Lane observed that planting delays and cool, wet spring weather in the Eastern Corn Belt haven't had much effect on corn's slow decline in price, but local markets reflect need with a tighter basis. "I suppose that's to entice some deliveries. We have numerous livestock facilities and four ethanol plants in the area," he told DTN.

"It's hard for anyone on the outside to realize what a game changer ethanol was. It certainly reset the marketplace," Lane said. Has EPA's delay in setting the Renewable Fuel Standard had an effect on corn prices? "Maybe a little ... do we really think oil companies will adopt ethanol on their own?" he replied. "When they wrote the RFS, the intent was for it to continue to grow." Are ethanol critics and EPA signaling an end to the story of ethanol? Lane doesn't think so. "Ethanol actually uses only about 23% of the corn crop because they never take into account the DDGs. Ethanol is still the cheapest per-BTU price of energy. Ethanol is not going away, but it may go (through exports) to Canada or China."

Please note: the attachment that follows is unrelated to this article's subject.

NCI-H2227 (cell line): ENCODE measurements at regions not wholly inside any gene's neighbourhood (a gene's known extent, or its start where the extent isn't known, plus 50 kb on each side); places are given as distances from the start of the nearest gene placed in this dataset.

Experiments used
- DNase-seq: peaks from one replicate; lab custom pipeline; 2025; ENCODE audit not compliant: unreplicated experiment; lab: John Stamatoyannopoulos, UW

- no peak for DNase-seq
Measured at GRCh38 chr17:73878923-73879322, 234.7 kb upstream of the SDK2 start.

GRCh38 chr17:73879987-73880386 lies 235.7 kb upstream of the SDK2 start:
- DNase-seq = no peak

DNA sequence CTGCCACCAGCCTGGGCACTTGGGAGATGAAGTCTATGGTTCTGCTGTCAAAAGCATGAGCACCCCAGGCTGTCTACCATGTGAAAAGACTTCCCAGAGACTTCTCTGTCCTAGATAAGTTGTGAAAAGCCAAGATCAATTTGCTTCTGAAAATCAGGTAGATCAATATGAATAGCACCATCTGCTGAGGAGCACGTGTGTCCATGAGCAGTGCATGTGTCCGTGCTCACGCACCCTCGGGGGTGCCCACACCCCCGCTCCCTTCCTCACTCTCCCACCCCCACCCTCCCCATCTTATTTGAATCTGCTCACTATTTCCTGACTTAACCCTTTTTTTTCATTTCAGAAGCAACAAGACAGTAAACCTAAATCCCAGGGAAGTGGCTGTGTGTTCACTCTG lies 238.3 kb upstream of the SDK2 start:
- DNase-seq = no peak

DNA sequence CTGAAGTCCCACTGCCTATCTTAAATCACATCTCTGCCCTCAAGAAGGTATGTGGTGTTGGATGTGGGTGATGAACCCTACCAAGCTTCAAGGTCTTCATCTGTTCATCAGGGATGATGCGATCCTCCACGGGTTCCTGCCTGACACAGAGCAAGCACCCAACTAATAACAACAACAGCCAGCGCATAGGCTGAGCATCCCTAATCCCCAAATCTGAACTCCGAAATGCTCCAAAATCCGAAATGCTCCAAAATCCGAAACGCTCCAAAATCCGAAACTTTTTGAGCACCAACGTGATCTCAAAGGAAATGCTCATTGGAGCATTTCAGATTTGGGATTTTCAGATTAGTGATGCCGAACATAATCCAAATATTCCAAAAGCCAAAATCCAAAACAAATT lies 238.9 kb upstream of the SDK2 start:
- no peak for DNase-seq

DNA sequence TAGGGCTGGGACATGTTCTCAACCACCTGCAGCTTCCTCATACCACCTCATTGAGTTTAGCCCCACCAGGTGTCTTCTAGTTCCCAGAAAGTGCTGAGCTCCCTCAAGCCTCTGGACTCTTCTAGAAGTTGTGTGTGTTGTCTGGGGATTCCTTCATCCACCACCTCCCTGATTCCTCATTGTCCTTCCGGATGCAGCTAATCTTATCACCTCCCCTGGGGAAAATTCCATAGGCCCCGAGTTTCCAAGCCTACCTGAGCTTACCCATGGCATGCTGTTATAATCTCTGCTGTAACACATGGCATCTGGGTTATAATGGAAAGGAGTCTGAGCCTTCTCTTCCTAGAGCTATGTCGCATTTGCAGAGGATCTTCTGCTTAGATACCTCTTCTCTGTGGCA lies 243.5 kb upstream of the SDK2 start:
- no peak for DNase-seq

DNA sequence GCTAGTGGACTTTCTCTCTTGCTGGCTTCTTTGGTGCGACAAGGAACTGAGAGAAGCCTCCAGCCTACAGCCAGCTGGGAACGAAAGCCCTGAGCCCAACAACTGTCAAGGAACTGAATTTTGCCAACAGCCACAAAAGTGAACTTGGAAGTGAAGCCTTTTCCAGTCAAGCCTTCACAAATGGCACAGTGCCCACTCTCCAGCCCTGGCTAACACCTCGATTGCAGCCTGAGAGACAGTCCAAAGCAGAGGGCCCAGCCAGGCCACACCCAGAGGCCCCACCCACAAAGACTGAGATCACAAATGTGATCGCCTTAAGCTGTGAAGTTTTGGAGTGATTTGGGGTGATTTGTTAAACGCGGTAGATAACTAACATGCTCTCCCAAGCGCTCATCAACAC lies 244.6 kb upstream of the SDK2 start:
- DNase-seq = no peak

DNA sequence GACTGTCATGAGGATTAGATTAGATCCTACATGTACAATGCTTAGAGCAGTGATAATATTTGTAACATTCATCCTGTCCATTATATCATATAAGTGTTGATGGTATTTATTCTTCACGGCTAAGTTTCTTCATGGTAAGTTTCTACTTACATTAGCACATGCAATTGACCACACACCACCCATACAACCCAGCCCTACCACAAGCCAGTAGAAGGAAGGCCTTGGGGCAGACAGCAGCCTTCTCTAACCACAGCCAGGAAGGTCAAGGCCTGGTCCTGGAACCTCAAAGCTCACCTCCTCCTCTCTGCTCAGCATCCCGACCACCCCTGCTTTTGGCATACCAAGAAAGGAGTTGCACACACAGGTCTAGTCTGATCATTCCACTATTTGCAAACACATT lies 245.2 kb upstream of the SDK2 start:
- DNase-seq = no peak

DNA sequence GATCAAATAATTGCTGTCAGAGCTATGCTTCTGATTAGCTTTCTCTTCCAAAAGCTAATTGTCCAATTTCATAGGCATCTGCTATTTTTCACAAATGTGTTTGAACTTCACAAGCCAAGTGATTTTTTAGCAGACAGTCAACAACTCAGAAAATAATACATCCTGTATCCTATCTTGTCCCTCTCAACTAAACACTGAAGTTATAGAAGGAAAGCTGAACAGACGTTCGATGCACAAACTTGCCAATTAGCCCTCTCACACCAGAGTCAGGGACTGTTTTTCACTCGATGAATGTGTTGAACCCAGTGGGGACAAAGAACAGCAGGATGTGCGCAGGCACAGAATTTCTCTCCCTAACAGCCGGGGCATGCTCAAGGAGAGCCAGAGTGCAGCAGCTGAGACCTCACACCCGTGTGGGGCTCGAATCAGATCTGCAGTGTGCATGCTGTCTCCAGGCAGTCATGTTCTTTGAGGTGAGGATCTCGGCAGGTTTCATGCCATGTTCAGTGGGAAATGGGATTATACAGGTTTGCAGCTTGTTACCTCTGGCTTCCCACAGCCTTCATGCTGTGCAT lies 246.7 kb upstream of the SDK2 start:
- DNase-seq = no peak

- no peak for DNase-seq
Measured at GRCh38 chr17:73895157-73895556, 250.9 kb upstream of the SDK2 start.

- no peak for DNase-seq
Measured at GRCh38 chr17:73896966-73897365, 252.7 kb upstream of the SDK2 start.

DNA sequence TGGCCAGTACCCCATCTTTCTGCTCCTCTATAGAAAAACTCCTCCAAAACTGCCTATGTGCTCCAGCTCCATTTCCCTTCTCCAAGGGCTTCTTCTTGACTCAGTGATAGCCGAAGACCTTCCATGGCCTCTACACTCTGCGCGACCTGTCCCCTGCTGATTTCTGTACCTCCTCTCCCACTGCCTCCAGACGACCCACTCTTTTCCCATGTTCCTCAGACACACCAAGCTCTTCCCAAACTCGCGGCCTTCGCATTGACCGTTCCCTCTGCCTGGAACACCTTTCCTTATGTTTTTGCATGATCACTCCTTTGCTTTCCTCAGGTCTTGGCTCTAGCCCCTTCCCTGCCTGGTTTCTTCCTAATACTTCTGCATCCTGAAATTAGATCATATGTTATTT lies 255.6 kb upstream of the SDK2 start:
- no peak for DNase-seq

After a story appeared in "Wired" magazine last week implying that conventional notions of machinery ownership are being eviscerated by large manufacturers and copyrighted operating software, Lane said he thinks farmers own their tractors, but not copyrighted software. "We have the same thing in the seed industry. Have had for years. Does anyone own their seed? We rent the right to plant it. There have been court tests of that."

But unlike seed prices this year, tractor prices could get cheaper.